YON LUCKNER'S CAPTURE.
And His Captor.
"Fiji" writes: That modest young fellow, Inspector H. C. Hills, of the Fiji Constabulary, is on leave in Auckland as I write, and few people seem to know that it was this young police officer who put up the bluff on Yon Luckner, and brought the piratical career of the Hun to a close. Young Hills, as far as I'can ascertain, has been badly treated by the authorities, for no recognition of any kind has been made of his excellent services in this historic affair, and if he is on the usual Fiji police wicket he is earning about a fiver a week. Hills has had a most adventurous career. As a sailor before the mast, he has made most ports in the world. He is a young Englishman who seems to be generally looking for lash of some kind. Joined Sir Edward Whymper, the man Avho climbed the Matter horn, and went with him to Canada, where they climbed every mountain worth climbing. Still pining for adventure, he went to Africa, and joined the Cape Monnted Police, and when he saw there was something doing in the adventure line, quit that, smart corps and joined the Natal Mounted Police, and fought through the Zulu rebellion, what time the notorious Dinizulu made such a fuss, and being brought low, was pensioned by the British Government, and died of fat. Next we find him at Niue in. the police, and being refused permission to join the Army, stuck to his police boys land carried on. By the way, before I tell yoxi the story of the Yon Luckner capture, might as well say thjat Kraft, formerly German Consul at Levuka, and one of the captives, died at Bourke, New Sonth Wales, and that Vollmer, of Hedelmann Avers and Co., Levuka, also a captive, died also in New South Wales.
The true story of the capture of six Germans, of whom one was Yon Luckner, is as follows: A halfcaste brought news into Levuka that at Wakaaya he had seen a party of Europeans who would not talk to the natives*- These strangers stole a cutter there. Hills, then a subinspector, took a small party of constables (native) in a cutter out of Levuka to search for the strangers. He was not allowed to arm the natives—a most extraordinary thing —and he himself had only his ordinary service revolver which he was told "he would use at his own risk." A hurricane was blowing, and it was impossible to go to sea, and the police officer and his police boys were bound to turn back. Next day the Amra (A.TJ.S.N. company), 360 tons, put in, and was requisitioned. She took the police party aboard, and the boat with the Germans was seen making for the passage. A boat 22ft. long was lowered from the Amra, with Inspector A. E. Howard (armed with a machine pistol), Sub-Inspector Hills (armed with a revolver), and the natives (unarmed).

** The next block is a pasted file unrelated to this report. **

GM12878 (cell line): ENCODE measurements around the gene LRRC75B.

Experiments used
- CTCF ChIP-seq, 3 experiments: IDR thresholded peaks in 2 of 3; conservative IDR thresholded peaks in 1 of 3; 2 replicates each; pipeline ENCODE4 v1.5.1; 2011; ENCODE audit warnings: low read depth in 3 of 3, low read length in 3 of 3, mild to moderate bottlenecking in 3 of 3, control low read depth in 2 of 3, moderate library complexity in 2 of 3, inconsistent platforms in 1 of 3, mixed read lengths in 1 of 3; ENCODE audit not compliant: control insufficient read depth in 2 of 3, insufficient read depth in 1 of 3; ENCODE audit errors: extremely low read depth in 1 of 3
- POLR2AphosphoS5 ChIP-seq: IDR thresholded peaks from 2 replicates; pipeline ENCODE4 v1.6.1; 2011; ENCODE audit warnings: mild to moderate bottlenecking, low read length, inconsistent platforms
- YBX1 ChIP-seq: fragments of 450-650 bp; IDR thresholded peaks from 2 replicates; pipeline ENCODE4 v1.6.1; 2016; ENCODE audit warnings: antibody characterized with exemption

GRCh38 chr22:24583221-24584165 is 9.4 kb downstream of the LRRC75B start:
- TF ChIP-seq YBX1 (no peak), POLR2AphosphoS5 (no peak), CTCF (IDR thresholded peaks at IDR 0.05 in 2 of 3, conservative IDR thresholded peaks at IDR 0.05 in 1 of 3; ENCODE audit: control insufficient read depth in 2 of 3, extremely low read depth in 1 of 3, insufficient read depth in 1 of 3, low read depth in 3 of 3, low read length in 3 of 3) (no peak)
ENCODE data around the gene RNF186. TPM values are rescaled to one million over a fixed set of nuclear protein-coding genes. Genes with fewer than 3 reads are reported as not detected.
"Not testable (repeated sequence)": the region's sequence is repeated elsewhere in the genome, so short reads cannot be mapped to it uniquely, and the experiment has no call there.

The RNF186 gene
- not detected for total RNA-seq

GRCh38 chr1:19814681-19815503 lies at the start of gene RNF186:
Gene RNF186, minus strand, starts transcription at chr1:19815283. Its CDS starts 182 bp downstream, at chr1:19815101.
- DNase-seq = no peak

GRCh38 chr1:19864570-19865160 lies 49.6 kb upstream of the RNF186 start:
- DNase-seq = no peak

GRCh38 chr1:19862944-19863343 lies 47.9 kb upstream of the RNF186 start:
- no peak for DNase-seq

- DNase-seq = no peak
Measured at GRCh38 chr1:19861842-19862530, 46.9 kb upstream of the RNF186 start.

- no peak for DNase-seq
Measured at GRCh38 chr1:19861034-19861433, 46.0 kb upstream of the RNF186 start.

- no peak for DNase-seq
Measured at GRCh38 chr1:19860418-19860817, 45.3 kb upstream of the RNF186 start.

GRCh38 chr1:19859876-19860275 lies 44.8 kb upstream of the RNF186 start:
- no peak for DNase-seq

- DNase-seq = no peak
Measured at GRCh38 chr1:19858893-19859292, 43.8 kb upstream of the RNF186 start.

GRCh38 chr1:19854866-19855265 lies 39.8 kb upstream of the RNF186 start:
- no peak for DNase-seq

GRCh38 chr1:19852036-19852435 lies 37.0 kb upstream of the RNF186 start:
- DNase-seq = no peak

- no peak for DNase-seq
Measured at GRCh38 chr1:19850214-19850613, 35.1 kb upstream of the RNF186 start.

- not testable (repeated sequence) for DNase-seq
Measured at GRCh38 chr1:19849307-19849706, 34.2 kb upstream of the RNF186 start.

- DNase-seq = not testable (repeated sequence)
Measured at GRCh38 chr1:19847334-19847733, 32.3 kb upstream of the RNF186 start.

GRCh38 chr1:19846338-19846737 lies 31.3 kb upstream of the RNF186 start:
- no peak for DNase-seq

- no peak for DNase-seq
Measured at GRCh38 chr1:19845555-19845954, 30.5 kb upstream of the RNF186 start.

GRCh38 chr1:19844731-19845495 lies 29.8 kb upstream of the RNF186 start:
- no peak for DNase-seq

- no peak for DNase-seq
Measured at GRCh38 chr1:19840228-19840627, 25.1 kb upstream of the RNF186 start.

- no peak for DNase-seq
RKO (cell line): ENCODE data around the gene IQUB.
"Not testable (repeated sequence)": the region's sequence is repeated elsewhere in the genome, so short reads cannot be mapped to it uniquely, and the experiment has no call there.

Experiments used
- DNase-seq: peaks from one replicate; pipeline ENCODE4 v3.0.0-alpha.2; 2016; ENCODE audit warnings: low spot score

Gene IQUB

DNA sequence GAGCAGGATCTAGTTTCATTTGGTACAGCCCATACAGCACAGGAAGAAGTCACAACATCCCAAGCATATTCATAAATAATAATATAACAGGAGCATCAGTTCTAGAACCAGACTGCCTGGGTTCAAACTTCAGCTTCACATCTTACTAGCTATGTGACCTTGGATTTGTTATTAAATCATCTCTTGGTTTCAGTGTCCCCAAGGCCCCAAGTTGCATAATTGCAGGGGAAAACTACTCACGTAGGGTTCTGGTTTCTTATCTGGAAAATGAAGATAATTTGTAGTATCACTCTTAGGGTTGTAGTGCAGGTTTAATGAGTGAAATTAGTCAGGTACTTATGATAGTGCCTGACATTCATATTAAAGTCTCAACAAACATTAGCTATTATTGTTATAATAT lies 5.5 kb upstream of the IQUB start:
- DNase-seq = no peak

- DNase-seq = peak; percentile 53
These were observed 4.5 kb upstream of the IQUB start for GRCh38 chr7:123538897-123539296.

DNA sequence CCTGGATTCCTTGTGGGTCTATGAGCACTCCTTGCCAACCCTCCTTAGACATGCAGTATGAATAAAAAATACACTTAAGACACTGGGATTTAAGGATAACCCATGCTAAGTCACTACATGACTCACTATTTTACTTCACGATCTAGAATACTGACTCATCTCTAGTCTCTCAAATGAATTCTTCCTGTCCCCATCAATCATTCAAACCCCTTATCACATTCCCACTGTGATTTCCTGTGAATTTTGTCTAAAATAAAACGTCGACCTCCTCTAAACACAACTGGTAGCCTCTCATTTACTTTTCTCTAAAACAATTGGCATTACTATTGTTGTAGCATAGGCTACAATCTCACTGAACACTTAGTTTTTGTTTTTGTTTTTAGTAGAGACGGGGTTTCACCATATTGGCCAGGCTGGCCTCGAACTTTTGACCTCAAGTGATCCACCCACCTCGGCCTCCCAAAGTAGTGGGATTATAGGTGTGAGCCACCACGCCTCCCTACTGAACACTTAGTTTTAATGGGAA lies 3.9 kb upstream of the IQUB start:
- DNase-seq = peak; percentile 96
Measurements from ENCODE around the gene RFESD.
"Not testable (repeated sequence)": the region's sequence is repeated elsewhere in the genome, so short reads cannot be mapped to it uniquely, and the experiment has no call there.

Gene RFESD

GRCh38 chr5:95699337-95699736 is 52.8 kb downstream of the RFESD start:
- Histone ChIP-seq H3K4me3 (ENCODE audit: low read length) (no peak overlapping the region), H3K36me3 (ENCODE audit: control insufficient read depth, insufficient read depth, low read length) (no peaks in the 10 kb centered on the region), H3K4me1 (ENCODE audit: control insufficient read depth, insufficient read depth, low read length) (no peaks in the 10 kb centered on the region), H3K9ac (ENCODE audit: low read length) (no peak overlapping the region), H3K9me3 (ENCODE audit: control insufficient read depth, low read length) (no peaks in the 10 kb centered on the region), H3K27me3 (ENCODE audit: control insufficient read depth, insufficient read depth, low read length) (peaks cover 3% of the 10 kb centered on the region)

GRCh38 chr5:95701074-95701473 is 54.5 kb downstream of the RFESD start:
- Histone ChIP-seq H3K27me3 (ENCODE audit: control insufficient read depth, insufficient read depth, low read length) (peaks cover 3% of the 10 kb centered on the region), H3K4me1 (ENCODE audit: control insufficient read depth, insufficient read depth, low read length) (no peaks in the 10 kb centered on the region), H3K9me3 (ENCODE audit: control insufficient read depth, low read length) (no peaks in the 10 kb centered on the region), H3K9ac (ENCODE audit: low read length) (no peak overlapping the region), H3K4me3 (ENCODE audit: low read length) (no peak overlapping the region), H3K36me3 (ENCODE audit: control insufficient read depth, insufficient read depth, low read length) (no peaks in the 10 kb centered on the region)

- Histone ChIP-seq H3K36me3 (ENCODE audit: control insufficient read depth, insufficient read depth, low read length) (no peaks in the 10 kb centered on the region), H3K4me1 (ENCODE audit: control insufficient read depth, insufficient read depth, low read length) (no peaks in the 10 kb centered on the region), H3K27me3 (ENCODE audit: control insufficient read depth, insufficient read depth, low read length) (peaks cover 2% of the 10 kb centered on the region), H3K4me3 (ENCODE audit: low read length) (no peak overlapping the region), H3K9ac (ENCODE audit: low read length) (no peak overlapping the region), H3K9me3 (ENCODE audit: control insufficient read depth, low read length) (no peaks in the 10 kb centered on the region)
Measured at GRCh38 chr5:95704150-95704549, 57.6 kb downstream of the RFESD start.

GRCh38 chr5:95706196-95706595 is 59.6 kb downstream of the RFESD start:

The boat in which the Germans were was a twenty-foot power launch, armed with machine guns, rifles, and bombs. The police boat pulled straight for the German boat, and Hills, standing up in the boat, saw that the men were dressed in khaki uniform. He made no attempt to use his revolver, which remained in the holster, and said, "I call on you to surrender in the name of the King. You are covered by the guns of the steamer." The Germans hailed the boat, "Who are you—what do you belong to?" in good English. Hills, still relying on the bluff of the "guns on the steamer," replied, "I call on you to surrender; I do not wish to parley-" And the Germans, whose boat was loaded almost to the gunwale with arms, duly surrendered. The Germans made a kind offer to tow the police cutter to the Amra, but the young police officer was taking no chances. Yon Luckner handed his
automatic pistol to Hills; the other Germans were disarmed, and were ordered out of the German lannch into the police cutter, the police officers retaining one German to look after the engine. When the Huns were taken aboard the Amra, and saw that there were no arms of any kind aboard her, they were frightfully disgusted, and Yon Luckner said, "We didn't come all this way to surrender to an unarmed ship." These Germans were landed at Suva at night time, and when the natives and Hindoos saw them coming pandemonium reigned, and the cry of "baby killers!" was shouted here, there, and everywhere. It would be useful to know what became of the two pairs of excellent binoculars ta-